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Sunday, 2 August 2009

Avey Tare, Panda Bear, Geologist - 'Danse Manatee' (Catsup Plate)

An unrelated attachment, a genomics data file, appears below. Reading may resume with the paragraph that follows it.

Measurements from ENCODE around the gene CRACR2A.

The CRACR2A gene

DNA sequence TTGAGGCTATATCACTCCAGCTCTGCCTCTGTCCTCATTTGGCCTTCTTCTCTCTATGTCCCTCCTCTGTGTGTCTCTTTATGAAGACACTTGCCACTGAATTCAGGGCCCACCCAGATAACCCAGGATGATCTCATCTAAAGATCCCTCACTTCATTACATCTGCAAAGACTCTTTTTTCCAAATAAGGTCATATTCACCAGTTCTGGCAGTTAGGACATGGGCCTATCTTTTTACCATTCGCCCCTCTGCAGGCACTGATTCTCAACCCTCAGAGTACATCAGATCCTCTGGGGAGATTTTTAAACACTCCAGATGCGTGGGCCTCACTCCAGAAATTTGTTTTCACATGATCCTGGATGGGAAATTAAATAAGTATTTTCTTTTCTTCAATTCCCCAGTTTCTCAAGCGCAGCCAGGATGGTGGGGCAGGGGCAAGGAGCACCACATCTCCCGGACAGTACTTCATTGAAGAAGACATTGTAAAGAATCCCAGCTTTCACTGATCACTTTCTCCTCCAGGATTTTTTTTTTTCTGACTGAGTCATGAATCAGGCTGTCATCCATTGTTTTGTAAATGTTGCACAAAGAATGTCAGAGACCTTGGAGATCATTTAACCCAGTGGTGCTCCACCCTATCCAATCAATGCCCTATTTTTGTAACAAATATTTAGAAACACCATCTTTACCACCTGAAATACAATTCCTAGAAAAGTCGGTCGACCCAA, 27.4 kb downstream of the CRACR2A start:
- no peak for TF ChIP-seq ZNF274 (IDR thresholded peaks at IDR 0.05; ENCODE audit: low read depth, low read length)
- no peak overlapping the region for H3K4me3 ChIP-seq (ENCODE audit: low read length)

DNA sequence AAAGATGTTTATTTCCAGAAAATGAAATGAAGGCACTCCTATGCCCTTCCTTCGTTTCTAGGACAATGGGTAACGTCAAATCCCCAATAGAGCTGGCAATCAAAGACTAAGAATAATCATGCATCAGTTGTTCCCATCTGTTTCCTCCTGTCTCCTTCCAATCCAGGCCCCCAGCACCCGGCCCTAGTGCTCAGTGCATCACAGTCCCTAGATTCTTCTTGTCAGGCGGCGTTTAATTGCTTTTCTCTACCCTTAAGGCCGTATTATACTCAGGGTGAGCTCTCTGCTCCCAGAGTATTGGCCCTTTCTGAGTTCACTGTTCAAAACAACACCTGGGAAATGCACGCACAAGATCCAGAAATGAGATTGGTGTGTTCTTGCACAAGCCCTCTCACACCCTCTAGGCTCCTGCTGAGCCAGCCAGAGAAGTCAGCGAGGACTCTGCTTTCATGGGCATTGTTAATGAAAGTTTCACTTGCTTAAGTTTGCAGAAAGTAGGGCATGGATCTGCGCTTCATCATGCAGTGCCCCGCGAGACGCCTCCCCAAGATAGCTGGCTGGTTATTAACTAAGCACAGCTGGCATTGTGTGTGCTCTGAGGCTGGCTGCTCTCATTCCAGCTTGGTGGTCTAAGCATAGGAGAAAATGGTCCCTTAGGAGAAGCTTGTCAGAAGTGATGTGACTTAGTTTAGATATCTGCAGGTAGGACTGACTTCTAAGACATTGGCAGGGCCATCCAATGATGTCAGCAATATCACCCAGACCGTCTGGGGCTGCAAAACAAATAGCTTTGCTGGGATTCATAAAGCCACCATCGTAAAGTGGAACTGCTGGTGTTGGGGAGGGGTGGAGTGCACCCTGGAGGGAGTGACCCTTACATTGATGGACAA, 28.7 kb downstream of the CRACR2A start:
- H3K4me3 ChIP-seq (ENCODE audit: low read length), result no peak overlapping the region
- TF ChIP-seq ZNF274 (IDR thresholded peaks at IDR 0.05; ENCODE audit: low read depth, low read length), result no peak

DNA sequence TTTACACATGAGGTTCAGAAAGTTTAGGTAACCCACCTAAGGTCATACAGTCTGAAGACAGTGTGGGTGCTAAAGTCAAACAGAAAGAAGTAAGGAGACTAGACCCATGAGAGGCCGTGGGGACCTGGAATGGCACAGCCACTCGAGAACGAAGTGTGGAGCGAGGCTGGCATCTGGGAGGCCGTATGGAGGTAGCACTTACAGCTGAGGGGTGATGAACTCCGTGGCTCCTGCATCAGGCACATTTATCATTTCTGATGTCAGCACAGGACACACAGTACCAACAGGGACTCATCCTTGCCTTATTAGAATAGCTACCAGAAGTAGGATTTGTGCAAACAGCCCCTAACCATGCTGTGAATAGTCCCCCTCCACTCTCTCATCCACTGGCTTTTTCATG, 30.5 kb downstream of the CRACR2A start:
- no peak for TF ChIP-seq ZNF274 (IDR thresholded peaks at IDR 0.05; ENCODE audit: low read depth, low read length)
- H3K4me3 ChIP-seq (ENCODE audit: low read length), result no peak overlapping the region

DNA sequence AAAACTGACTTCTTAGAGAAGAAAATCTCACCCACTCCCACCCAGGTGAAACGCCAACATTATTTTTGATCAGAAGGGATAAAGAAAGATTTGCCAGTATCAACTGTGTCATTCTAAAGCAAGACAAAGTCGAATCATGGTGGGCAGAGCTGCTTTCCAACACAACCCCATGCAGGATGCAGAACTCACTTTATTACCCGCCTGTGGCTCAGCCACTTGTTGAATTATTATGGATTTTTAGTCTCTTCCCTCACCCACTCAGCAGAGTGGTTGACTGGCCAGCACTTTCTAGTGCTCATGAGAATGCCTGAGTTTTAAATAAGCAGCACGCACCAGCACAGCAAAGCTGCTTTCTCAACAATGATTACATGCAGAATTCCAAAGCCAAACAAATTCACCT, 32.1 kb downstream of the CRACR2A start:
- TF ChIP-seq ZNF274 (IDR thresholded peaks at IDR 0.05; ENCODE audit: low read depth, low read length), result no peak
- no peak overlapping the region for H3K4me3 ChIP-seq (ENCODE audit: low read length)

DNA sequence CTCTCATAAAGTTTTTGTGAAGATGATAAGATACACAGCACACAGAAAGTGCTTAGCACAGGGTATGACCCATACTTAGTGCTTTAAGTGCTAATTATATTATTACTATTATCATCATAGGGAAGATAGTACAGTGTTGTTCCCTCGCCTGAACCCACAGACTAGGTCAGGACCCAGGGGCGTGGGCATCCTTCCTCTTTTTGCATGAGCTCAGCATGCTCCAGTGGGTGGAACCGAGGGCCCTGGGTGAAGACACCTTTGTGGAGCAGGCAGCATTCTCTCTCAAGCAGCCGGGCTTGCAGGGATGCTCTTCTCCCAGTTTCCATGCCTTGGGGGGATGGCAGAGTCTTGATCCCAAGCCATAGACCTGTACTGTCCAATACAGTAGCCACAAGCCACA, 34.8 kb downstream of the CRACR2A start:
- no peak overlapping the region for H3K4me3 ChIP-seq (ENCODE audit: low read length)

This is the one that blew it open, for me at least. The sound of a New York-cum-Maryland underground circa 2001: psychedelia, contemporary electronic aeffects, and spazzy freakout stuff minus the traditions of West coast composition, free jazz, minimalism, post-punk, etc. Yeah, it's a new breed that's certainly paid dividends in terms of followers, eight years later (not to mention surely some rich rewards monetarily). But here's something different indeed; a songcraft exposed but melted, finding the point at which it's something more than just deconstructing "normal" songs. The compositions themselves are damaged, so these arrangements flow naturally. Listen to 'Meet the Light Child' - or any of the songs here, really. They hadn't embraced the Sung tones yet, cause this is as cold as it gets. And it's also one of the tinniest records I've ever heard. Even when there is some low end it has a metallic shimmer, or some warbling birdcalls layered on top to cut through the thickness. The percussion here, by Mr. Panda Bear, is insanely fluid and free, reminding me at the time of Lightning Bolt (really! cause they were a big deal in 2001) but more open and less aggressive, of course. They never had such flutering cymbal work on any other record and there is an improvised feel to this despite the fleeting harmonies. And what a blast of bright white light this was. Music could be relentlessly experimental and direct at the same time! A pop hook can be an even more wonderful thing if it's the balancing beam between two avant-garde textures. And while this all sounds commonplace now, and this album has been actually kind of forgotten among their more popular works to follow, I can't help but turn back to this with the same wide-eyed wonder during which I first heard it, in a car, in late 2001. I remember the car was fairly loud - an old clunker, can't remember where I was going or who played it for me, but the finer nuances of the higher registers were completely lost to my ears thanks to the sound of wind and road noise. I was still struck by the rhythms, the singing, and the general messy structures that were still structures. When I heard it properly, while stationary, it was like a bucket of sticky glitter that I hadn't heard before was caked over most surfaces. It's easy to say that an artist was more "innocent" on their earlier work, especially if their breakthrough records found a larger audience, but I don't think that's the case here. The vocals are surely less present, so maybe you could argue for a timidity that disappeared later on, but there's nothing innocent about this music. It was made with the firmest of intentions, and lit a flame that later became a spotlight.

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